Both specifications also contain a slight difference with respect to the repair of uncoated areas during the galvanizing process. Both specifications require that the exposed area be less than an inch in its narrowest dimension. Both specifications also require that the exposed area cover less than 0.5% of the coated surface if it is to be repaired. ASTM A780 is listed as the standard for repair for each specification. However, G164 3.3 refers to "the surface to be coated", while A123 6.2.2 refers to "the surface to be coated on this article that can be accessed”. This may seem like a small difference in the syntax, but this difference can prove to be very important when there is overlap and similar areas are considered. ASTM A123 also indicates, in addition to the requirement of ½ of 1%, that the acceptable repair area be 36 in2 per short ton [256 cm2 per metric ton] of the total weight of the part, according to the method which requires the smallest repair before the part is considered rejectable.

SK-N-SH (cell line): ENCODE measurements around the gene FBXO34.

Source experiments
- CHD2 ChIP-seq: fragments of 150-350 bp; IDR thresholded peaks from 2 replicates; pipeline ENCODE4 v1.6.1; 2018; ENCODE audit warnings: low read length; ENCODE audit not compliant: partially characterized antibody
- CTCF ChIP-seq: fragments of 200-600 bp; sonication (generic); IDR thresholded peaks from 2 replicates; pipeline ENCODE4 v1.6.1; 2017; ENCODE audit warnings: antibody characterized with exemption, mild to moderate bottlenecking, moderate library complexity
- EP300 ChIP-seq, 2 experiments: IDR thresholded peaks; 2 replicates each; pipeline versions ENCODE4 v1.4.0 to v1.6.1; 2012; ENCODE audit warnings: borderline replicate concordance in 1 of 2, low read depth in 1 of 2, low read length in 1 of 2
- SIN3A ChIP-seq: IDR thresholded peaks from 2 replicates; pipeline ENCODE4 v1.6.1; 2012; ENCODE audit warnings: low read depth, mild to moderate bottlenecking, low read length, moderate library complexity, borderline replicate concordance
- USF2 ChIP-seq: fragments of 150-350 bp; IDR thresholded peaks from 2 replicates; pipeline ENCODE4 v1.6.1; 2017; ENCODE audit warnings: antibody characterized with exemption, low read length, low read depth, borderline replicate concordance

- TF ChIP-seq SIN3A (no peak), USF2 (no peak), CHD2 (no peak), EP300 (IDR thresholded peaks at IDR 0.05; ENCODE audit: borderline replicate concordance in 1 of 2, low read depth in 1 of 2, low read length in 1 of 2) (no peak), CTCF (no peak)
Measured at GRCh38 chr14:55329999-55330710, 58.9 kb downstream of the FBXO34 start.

Each specification makes the coating thickness, finish, appearance and adherence of a hot-dip galvanized coating uniform. Again, these two specifications are similar, but have major differences; particularly with regard to the listed coating properties. For example, each specification uses a table to describe the standards for minimum coating thickness of galvanized steel, but the minimum requirements and the materials listed are very different. Table 1 of ASTM A123 has requirements for structural forms, strips and bars, plates, pipes and tubes, wires and rebar. The CSA G164 classifications are more general and include; cast, rolled, stretched, pressed and forged steel; screws, bolts, nuts, rivets, nails and similar fasteners. We can see that G164’s first two categories are divided into six specific categories found in A123. Also, A123 has no requirements as to the minimum coating thickness on threaded fasteners and items, but refers to ASTM A153 for these requirements. Both tables are shown below to compare the minimum coating thicknesses specified by each. The most significant difference here is with regard to the minimum coating thickness required by the A123 for pipes and tubes and for flats and bars. Recent reports have shown that much thicker coatings than these minimum requirements are not feasible on these materials. Despite this, the G164 includes these materials with all other materials and requires inaccessible thicknesses for flats, bars, pipes, and tubes